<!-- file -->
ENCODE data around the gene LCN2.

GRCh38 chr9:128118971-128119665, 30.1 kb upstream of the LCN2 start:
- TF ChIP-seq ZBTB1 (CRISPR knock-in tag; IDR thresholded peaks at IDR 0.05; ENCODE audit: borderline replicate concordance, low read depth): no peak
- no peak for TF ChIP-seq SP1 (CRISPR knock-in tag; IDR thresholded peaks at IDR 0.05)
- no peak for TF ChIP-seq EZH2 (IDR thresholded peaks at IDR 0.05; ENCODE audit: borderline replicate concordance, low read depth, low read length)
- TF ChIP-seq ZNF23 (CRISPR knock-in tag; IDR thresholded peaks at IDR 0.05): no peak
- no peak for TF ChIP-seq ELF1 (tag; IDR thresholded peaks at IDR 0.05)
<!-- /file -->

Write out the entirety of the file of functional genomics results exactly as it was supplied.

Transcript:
ENCODE data around the gene LCN2.

GRCh38 chr9:128118971-128119665, 30.1 kb upstream of the LCN2 start:
- TF ChIP-seq ZBTB1 (CRISPR knock-in tag; IDR thresholded peaks at IDR 0.05; ENCODE audit: borderline replicate concordance, low read depth): no peak
- no peak for TF ChIP-seq SP1 (CRISPR knock-in tag; IDR thresholded peaks at IDR 0.05)
- no peak for TF ChIP-seq EZH2 (IDR thresholded peaks at IDR 0.05; ENCODE audit: borderline replicate concordance, low read depth, low read length)
- TF ChIP-seq ZNF23 (CRISPR knock-in tag; IDR thresholded peaks at IDR 0.05): no peak
- no peak for TF ChIP-seq ELF1 (tag; IDR thresholded peaks at IDR 0.05)